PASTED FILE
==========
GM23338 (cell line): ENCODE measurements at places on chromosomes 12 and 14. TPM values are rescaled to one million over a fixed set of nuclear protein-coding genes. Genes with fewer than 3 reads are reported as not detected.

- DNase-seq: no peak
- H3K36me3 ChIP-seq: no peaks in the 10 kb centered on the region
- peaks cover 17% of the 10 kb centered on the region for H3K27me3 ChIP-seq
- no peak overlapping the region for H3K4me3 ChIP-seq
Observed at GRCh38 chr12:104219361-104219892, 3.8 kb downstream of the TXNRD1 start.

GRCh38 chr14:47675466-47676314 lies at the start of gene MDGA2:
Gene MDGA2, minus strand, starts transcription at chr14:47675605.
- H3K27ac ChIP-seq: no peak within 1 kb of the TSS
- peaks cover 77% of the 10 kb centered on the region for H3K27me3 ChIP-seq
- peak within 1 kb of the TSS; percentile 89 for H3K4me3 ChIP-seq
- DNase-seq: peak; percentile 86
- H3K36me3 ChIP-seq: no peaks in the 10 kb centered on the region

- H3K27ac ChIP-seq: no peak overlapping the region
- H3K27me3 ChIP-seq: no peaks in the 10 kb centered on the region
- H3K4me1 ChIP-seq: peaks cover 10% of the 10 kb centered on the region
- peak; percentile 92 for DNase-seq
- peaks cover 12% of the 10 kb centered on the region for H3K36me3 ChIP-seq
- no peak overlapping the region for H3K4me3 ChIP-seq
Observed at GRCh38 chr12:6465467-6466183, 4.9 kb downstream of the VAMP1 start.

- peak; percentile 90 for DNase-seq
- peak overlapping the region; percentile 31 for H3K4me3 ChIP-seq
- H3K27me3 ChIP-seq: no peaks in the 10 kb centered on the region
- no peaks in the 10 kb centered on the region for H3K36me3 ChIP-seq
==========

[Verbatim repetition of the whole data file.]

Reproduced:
GM23338 (cell line): ENCODE measurements at places on chromosomes 12 and 14. TPM values are rescaled to one million over a fixed set of nuclear protein-coding genes. Genes with fewer than 3 reads are reported as not detected.

- DNase-seq: no peak
- H3K36me3 ChIP-seq: no peaks in the 10 kb centered on the region
- peaks cover 17% of the 10 kb centered on the region for H3K27me3 ChIP-seq
- no peak overlapping the region for H3K4me3 ChIP-seq
Observed at GRCh38 chr12:104219361-104219892, 3.8 kb downstream of the TXNRD1 start.

GRCh38 chr14:47675466-47676314 lies at the start of gene MDGA2:
Gene MDGA2, minus strand, starts transcription at chr14:47675605.
- H3K27ac ChIP-seq: no peak within 1 kb of the TSS
- peaks cover 77% of the 10 kb centered on the region for H3K27me3 ChIP-seq
- peak within 1 kb of the TSS; percentile 89 for H3K4me3 ChIP-seq
- DNase-seq: peak; percentile 86
- H3K36me3 ChIP-seq: no peaks in the 10 kb centered on the region

- H3K27ac ChIP-seq: no peak overlapping the region
- H3K27me3 ChIP-seq: no peaks in the 10 kb centered on the region
- H3K4me1 ChIP-seq: peaks cover 10% of the 10 kb centered on the region
- peak; percentile 92 for DNase-seq
- peaks cover 12% of the 10 kb centered on the region for H3K36me3 ChIP-seq
- no peak overlapping the region for H3K4me3 ChIP-seq
Observed at GRCh38 chr12:6465467-6466183, 4.9 kb downstream of the VAMP1 start.

- peak; percentile 90 for DNase-seq
- peak overlapping the region; percentile 31 for H3K4me3 ChIP-seq
- H3K27me3 ChIP-seq: no peaks in the 10 kb centered on the region
- no peaks in the 10 kb centered on the region for H3K36me3 ChIP-seq